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4.3. Singletons
Last updated: 25 January 2013.

A singleton is a class that can be instantiated only once. In a multithreaded application, you may need to ensure that only a sole instance of a certain class can be created. Typically, a singleton has a private constructor which prevents other classes from instantiating it with the keyword new. Moreover, a singleton provides a getInstance method which returns a single instance of itself. Here is an example:

public final class Singleton {

   
// Declare a static Singleton object
   
private static Singleton instance;


   
/* Declare a private constructor to prevent other classes from
     * creating instances of Singleton with the keyword "new"
     */
   
private Singleton(){

    }


   
/* Implement a static synchronized "getInstance" method that returns
     * a unique instance of Singleton
     */
   
public static synchronized Singleton getInstance(){
         
if(instance == null)
               
instance = new Singleton();

         
return instance;
   
}


   
// Other non-static methods
   
public void doSomething(){
         
// ...
          // ...
   
}

}

As you can see, the code is quite simple. The class Singleton cannot be instantiated with the keyword new from another class since its constructor is not visible. The only way to get an instance of Singleton is by calling the static method getInstance. For example, here is a call to the method doSomething:

Singleton.getInstance().doSomething();

The method getInstance is declared as a synchronized method so that two threads cannot execute it simultaneously. Without the synchronized keyword, before any instance of Singleton is created, two threads might enter the method getInstance concurrently and create two instances of Singleton.

Singletons are often used to get a single instance of a class but also when you need to execute only once initialization code in the constructor. As an example, the class ConnectionPool shown below is a modified version of the class with the same name that you might have already seen in the tutorial Connection pooling. In the new version, ConnectionPool is a singleton. As its name implies, it initializes a JDBC connection pool in its constructor (with the Proxool library) and provides a getConnection method which returns a connection borrowed from the pool.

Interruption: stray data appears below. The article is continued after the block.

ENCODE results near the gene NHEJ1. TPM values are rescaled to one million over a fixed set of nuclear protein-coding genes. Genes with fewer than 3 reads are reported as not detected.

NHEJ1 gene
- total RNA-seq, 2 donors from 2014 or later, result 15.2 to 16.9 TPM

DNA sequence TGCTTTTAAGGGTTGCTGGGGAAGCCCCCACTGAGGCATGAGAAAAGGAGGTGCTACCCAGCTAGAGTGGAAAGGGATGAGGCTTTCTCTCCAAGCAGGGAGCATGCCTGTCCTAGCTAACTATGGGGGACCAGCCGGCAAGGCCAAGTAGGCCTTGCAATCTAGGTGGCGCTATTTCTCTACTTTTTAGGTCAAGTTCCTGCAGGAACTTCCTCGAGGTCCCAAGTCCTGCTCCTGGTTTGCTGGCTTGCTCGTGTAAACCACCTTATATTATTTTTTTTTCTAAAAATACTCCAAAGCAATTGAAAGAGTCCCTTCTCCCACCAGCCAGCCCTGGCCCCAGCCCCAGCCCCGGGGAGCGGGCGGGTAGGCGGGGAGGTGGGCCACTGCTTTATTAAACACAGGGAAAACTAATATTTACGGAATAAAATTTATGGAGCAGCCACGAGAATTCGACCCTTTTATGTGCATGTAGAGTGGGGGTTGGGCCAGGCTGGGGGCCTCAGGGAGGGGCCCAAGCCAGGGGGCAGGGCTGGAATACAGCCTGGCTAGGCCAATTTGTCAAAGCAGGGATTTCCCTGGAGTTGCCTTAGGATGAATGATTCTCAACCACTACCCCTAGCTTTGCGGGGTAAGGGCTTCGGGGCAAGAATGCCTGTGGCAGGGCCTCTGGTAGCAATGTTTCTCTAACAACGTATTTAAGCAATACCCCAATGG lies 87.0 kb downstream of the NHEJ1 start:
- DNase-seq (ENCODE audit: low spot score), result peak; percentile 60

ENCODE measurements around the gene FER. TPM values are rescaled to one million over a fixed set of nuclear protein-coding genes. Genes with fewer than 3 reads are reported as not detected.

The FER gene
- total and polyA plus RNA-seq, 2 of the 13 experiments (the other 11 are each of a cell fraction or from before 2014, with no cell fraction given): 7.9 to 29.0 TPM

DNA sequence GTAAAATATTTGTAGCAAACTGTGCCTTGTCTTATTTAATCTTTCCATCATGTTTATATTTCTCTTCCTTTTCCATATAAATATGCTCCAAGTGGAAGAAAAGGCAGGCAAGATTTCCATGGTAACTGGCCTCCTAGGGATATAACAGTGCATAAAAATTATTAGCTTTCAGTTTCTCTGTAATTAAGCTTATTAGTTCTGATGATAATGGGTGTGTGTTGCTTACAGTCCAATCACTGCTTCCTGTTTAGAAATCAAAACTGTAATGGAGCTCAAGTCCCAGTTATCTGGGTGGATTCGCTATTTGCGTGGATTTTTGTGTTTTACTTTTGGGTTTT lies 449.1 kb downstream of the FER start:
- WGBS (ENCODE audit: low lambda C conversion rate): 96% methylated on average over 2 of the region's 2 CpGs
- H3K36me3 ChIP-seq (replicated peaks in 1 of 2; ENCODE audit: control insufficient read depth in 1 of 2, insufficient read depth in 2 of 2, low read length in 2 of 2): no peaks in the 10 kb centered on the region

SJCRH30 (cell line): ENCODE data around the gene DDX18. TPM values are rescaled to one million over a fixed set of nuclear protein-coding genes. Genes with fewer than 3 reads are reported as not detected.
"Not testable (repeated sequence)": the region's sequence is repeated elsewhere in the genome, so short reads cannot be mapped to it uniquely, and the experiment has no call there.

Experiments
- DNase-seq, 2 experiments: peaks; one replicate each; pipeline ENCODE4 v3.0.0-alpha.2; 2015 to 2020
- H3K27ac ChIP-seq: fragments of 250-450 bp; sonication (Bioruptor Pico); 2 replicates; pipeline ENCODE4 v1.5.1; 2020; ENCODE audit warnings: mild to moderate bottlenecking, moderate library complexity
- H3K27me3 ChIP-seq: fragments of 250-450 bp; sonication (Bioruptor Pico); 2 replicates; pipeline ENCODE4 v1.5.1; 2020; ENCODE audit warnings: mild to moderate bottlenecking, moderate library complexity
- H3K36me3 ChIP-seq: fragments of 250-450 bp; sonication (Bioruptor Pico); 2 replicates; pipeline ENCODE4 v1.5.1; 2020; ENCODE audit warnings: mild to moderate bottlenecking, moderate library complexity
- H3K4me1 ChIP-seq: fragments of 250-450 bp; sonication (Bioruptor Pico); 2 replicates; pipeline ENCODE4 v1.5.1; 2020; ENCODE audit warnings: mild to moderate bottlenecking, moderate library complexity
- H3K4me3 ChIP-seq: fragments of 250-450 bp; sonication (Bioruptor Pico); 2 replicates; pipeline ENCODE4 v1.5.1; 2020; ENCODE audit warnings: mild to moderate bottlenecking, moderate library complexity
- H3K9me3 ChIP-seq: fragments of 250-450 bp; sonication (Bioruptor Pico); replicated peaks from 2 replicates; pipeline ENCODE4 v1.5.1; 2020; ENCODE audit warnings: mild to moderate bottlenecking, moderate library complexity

import java.sql.Connection;
import java.sql.DriverManager;
import java.sql.SQLException;
import java.util.Properties;

public final class ConnectionPool {

   
private static ConnectionPool instance;

   
private ConnectionPool() throws Exception {
         
// Set up the URL
         
String alias = "demo"; // The alias uniquely identifies the pool
         
String driverClass = "oracle.jdbc.driver.OracleDriver";
          String driverUrl =
"jdbc:oracle:thin:@localhost:1521:orcl";
          String url =
"proxool." + alias + ":" + driverClass + ":" + driverUrl;

         
// Set up the Properties object
         
Properties info = new Properties();
          info.setProperty
("proxool.maximum-connection-count", "30");
          info.setProperty
("user", "yourName");
          info.setProperty
("password", "yourPassword");

         
// Initialize the pool, borrow a connection and return it to the pool by calling "close"
          // If something goes wrong, an exception is thrown
         
Class.forName("org.logicalcobwebs.proxool.ProxoolDriver");
          Connection connection = DriverManager.getConnection
(url, info);
          connection.close
();
   
}

   
public static synchronized ConnectionPool getInstance() throws Exception{
         
if(instance == null)
               
instance = new ConnectionPool();

         
return instance;
   
}


   
public Connection getConnection() throws SQLException {
         
// Use the alias "demo" defined in the constructor to borrow a connection
         
return DriverManager.getConnection("proxool.demo");
   
}

}

To get a connection from the pool, the code would be the following:

try {
   
Connection connection = ConnectionPool.getInstance().getConnection();
   
// Do something with the connection
    // ...
}
catch (Exception e) {
   
e.printStackTrace();
}

Singletons come in handy when you want to have a single instance of a class in your application. However, in a multithreaded application, performance is degraded because the method getInstance is synchronized. For this reason, developers should not overuse singletons, as they can significantly degrade the overall performance of an application.

In fact, there are relatively similar situations where performance can be preserved because, instead of having a single instance of a class for the whole application, you need a single instance per thread. In that case, you should use a ThreadLocal as explained in the next tutorial.


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